WASHINGTON — The Supreme Court ruled on Wednesday that workers at a California business could not band together to seek compensation for what they said was their employer’s failure to protect their data.
The vote was 5 to 4, with the court’s conservative members in the majority.
The decision was the latest in a line of rulings allowing companies to use arbitration provisions to bar both class actions in court and class-wide arbitration proceedings. In earlier 5-to-4 decisions concerning fine-print contracts with consumers and employment agreements, the court ruled that arbitration provisions can require disputes to be resolved one by one.
Those rulings can make it difficult for consumers and workers to pursue minor claims even where their collective harm was substantial.
Wednesday’s decision, Lamps Plus v. Varela, No. 17-988, started in 2016, when a hacker posing as a company official persuaded an employee of Lamps Plus, which sells lighting fixtures, to disclose the tax filings of about 1,300 workers. The hacker used the information to file a fraudulent tax return in the name of Frank Varela, a Lamps Plus employee.
Mr. Varela had signed an employment agreement requiring him to resolve disputes with Lamps Plus through arbitration. But he went to court, filing a class-action suit against the company on behalf of himself and other Lamps Plus employees.
Lamps Plus asked the judge to do two things: send the case to arbitration and require Mr. Varela to pursue only his own claim there. The judge agreed that arbitration was the right forum but said class arbitration was permitted by the arbitration clause in the employment agreement.
The arbitration clause said that “arbitration shall be in lieu of any and all lawsuits or other civil legal proceedings relating to my employment.” That language, a divided three-judge panel of the United States Court of Appeals for the Ninth Circuit ruled, meant that workers could pursue their claims as a class in the arbitration proceeding.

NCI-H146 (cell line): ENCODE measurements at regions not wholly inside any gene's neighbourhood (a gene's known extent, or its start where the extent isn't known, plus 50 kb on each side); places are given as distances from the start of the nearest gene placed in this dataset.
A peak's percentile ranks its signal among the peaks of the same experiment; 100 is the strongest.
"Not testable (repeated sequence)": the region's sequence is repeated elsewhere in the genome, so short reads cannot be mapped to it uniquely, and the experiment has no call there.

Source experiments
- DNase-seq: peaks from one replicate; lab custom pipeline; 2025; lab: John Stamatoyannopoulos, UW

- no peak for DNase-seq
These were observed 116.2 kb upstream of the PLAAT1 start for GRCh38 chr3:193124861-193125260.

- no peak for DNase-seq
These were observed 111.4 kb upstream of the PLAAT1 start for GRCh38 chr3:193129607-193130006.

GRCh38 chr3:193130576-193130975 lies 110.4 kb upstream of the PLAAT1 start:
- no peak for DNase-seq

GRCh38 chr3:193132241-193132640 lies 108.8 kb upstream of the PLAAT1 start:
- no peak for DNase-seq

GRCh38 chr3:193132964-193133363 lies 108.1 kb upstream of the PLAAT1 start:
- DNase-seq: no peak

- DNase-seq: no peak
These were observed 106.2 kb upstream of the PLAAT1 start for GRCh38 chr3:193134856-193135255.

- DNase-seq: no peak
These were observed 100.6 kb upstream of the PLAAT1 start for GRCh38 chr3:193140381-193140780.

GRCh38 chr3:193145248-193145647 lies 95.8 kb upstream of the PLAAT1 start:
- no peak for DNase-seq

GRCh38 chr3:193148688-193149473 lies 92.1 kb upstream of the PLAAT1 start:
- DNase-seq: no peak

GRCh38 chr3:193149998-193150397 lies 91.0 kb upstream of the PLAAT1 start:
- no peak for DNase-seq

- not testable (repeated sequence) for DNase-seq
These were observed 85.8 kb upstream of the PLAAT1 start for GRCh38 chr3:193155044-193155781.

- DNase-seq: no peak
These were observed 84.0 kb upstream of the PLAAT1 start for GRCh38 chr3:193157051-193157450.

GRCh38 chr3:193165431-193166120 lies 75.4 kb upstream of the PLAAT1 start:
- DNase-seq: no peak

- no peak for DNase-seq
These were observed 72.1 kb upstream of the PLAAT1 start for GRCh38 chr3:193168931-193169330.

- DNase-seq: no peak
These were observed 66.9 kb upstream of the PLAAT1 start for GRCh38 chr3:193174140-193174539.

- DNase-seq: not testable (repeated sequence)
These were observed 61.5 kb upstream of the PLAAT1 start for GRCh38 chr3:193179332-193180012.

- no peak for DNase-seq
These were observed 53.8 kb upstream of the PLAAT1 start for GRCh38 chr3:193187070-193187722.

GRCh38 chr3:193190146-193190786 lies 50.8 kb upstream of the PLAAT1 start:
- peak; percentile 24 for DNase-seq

In an unsigned opinion, the majority said that language allowed the workers to band together. “A reasonable — and perhaps the most reasonable — interpretation of this expansive language is that it authorizes class arbitration,” the majority said.
In dissent, Judge Ferdinand F. Fernandez said the majority had engaged in a “palpable evasion” of the Supreme Court’s 2010 decision that said it was unlawful to require class arbitration where the arbitration agreement did not discuss the matter one way or the other.
Writing for the majority on Wednesday, Chief Justice John G. Roberts Jr. said the 2010 decision resolved Mr. Varela’s case. Since Mr. Varela and Lamps Plus had not expressly agreed to class arbitration, Chief Justice Roberts wrote, only individual arbitrations were allowed.
The chief justice wrote that class arbitrations were at odds with the basic goals of arbitration, which he said were speed and simplicity.
All four of the court’s liberal members wrote dissents. Justice Elena Kagan wrote that the majority had created a body of law whose purpose was to frustrate class actions and class-wide arbitrations.
She said the court should have endorsed a common principle of contract interpretation that resolves ambiguities against the party — here, Lamps Plus — that drafted the provision. Using ellipses to indicate a skeptical pause, she wrote that Wednesday’s decision would never have appeared among decisions by the court “save that this case involves … class proceedings.”
Justice Ruth Bader Ginsburg, quoting an earlier dissent, said the decision was the court’s latest effort “to deny employees and consumers ‘effective relief against powerful economic entities.’”
“Propelled by the court’s decisions,” Justice Ginsburg wrote, “mandatory arbitration clauses in employment and consumer contracts have proliferated.”